• My son lived on the baseball diamond and he didn’t ever walk away.
      For several years, he has owned The Baseball Zone that is filled with those who enjoy the game.
      He was even in the Seoul Olympics on Canadian team. Who knows where baseball will take you??

    • As a mother of a youth that loves to play soccer, I really appreciate this article wonderfully written.
      This article was true blessing to me.

  3. As a parent of six, four of which have already gone on to play their sport of choice in college, I’ve had time to reflect back on their youth sports experiences. They’ve had good coaches and horrible coaches. As we drove passed a group of micro soccer players and parents at practice in the near dark, my high school son asked me, “Did you really stay and watch all my practices when I was that age?” I replied, “Yes I did. I wanted to watch you play. If all I cared about was whether you won or lost a game, I wouldn’t have bothered to watch the practices.” Child number four is playing college soccer out of state and I can only afford to visit her once this year. I was able to see her play two games this past weekend…..and I made sure I was there to watch practice on Saturday too.

    • That’s just it….some parents just can’t watch every practice. Some have to be at work at that time. There might even be some who have to work during the games. However, all parents I know do all in their power to be there for their child, or grandchild…and in my uncle’s case, even his great-grandchild. (How lucky is that?) My husband and I never missed a sporting event for our children, and grandchildren. It’s still on-going.

  4. Having been a soccer coach since ’85, I’ve learned that this isn’t the end. You’re just turning over a new chapter.
    A coach is always watching over your shoulder, cheering you on in Life! I love hearing from my “kids,” who now have kids of their own that are starting the game!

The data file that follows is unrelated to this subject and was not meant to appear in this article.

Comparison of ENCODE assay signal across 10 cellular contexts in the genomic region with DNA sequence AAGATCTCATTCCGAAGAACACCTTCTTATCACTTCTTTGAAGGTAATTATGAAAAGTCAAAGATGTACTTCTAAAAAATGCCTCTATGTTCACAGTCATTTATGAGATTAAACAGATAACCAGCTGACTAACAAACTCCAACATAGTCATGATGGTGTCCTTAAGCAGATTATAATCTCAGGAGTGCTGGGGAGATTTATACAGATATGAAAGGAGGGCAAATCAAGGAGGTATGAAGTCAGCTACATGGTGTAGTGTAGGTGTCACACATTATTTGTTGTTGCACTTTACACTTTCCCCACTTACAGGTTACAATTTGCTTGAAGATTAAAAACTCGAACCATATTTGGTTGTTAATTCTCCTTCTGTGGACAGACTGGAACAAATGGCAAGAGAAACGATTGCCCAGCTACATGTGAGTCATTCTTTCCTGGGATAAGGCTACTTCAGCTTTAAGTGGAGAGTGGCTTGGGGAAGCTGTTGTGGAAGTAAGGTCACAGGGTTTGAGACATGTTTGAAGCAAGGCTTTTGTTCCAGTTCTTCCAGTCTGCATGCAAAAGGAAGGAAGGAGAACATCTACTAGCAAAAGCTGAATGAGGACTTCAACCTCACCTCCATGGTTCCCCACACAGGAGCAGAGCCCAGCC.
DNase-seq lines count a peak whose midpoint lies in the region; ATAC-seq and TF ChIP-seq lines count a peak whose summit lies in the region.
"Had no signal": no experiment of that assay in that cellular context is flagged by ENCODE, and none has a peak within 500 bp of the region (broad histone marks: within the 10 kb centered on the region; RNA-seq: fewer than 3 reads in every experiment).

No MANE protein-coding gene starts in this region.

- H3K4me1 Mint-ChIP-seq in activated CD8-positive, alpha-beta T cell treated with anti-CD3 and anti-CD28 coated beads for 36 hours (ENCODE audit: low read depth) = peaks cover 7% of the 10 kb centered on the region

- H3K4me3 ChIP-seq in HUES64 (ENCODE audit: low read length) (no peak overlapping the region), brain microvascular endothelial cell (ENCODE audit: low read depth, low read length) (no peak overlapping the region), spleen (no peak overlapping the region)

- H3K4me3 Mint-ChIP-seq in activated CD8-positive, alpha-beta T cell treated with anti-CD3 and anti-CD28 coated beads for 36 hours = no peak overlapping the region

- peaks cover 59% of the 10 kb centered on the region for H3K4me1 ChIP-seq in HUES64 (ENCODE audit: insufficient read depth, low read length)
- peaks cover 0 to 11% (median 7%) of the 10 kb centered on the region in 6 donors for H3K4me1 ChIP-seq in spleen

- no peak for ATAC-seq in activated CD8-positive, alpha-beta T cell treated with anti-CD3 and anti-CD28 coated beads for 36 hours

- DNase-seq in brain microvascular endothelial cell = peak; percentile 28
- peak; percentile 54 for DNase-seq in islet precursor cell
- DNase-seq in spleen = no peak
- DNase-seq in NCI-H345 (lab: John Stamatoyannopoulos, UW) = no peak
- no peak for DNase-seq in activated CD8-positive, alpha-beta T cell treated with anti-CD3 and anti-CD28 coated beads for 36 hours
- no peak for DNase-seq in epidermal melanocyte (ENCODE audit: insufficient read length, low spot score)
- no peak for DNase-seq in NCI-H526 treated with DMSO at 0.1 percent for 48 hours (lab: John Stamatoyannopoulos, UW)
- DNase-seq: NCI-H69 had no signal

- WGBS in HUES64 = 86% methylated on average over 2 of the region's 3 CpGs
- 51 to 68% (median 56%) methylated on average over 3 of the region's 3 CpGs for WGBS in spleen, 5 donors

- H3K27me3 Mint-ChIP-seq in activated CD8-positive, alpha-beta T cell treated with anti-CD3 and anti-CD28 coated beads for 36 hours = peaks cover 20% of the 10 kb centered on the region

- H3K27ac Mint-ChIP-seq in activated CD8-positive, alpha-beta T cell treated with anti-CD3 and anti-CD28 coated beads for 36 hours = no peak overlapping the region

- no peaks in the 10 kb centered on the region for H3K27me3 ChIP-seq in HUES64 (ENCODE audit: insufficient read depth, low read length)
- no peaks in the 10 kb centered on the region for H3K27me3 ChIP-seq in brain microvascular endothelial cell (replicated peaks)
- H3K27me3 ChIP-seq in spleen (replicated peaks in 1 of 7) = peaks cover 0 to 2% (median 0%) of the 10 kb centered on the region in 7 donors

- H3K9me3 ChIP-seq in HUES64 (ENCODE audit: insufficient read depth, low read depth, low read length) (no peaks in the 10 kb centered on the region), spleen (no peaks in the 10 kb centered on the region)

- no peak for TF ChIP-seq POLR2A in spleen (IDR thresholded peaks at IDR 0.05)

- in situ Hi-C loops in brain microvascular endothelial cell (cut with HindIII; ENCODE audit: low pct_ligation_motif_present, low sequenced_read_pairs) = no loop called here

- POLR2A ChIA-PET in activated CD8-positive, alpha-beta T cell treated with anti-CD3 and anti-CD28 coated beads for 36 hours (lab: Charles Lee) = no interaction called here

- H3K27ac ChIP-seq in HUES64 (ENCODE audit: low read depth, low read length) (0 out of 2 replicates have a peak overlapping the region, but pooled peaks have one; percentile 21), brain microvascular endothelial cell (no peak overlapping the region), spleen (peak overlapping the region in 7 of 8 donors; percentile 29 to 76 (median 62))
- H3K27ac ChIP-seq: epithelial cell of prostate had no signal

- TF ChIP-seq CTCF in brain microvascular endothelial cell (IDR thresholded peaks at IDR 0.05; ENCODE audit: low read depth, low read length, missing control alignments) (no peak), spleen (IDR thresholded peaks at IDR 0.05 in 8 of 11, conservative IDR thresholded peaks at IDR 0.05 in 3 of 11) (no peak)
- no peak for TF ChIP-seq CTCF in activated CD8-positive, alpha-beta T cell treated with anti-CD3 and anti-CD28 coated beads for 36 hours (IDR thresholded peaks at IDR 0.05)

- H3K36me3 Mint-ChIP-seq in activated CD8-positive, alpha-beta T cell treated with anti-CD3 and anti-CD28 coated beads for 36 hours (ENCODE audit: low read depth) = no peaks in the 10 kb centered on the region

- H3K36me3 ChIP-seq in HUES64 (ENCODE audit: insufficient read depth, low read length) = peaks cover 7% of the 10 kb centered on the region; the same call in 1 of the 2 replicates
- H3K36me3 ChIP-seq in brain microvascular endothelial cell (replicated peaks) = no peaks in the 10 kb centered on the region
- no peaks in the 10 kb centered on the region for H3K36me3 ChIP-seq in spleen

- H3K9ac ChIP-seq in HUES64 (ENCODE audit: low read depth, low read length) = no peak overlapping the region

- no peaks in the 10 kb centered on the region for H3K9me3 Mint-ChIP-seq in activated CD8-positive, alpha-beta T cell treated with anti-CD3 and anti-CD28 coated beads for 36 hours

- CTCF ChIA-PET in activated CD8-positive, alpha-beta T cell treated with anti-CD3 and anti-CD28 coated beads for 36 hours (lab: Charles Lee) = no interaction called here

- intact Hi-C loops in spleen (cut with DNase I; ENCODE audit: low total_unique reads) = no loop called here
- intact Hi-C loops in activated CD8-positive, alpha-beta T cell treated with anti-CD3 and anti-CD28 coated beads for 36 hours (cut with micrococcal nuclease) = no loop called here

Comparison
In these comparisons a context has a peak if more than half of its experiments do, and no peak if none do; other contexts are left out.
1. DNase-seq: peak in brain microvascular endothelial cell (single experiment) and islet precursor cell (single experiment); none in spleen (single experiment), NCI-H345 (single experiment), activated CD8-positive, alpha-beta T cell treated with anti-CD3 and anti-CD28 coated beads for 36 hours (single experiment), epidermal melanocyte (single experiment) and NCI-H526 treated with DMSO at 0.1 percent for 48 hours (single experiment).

Let the new chapter begin…

    • Well said. I live in a small town and see many of the kids I coached from time to time. The end is never the end. Almost all of the boys “now men” are still around and seem to of become fine young men. I always feel just maybe I had something to do with that. My own son just finished a 5 year college baseball career and was a very successful accomplished player. I believe he learned so many important lessons from the years of playing and is now ready to be a successful part of life.

  5. I am proud to say that I was. Cheerleading coach for many years. I was also fortunate enough to have a number of the same girls from the Midget program, through Junior High and then High School.
    They were all extremely talented and I was so proud when they – not me or my assistant coach- made it to Regional, States and then National Finals. No we were not the big winners of the National title but those memories are so precious to me. It has been 26 years since I last coached but thanks to Facebook I am still able to follow a lot of them. I also sometimes see them around town and it is always”Remember when we went to Pittsburgh or Virginia? Remember when we did this or that?”
    I am so proud that I played a small part in helping them turn into such fine young women

  6. I agree with everything in this article, and I would like to add to your list. We want kids to become active adults. How many play sports at a young age never wanting to continue the sport because they are burnt out, or have life altering injuries due to repetitive strain. Coaches (and we as parents who buy into the elite pressures) need to keep a balance of sport and activity for our kids. Thank you for writing about perspective.

    • So true – sometimes it’s the kids who push themselves too far, but often it’s parents doing the pushing or parents not stepping in when a coach keeps pushing. I wish I had stepped in when my son pushed himself through an injury during his senior HS track season. We had plenty of arguments that season b/c I could see the pain on his face when he tried to run and it’s difficult to tell an 18 year old who knows it’s his last chance that he just needs to shut down. He’s still dealing with that injury a year later. Maybe forever?

  7. Pingback: I Never Thought It Would End THIS Way | The UltraRunner Chronicles

  8. Reblogged this on mini2z and commented:
    It’s been almost a year since Se “retired” from Irish Dance and the life lessons she learned about winning, losing, part of a team, being a good sport will carry with her for a lifetime. It’s been longer that my son has been retired but he is now coaching hockey and I hope he’s teaching the young ones the amazing lessons that he learned from his teachers (coaches).

  9. My cousin shared this blog post on Facebook and I’m glad she did. I am still finding my place since I’m no longer the chauffeur, the bank, the one making the hotel reservations and arranging travel and seeing the friends that I made too over my children’s Irish Dance careers. I shared your post on my blog because it touched me.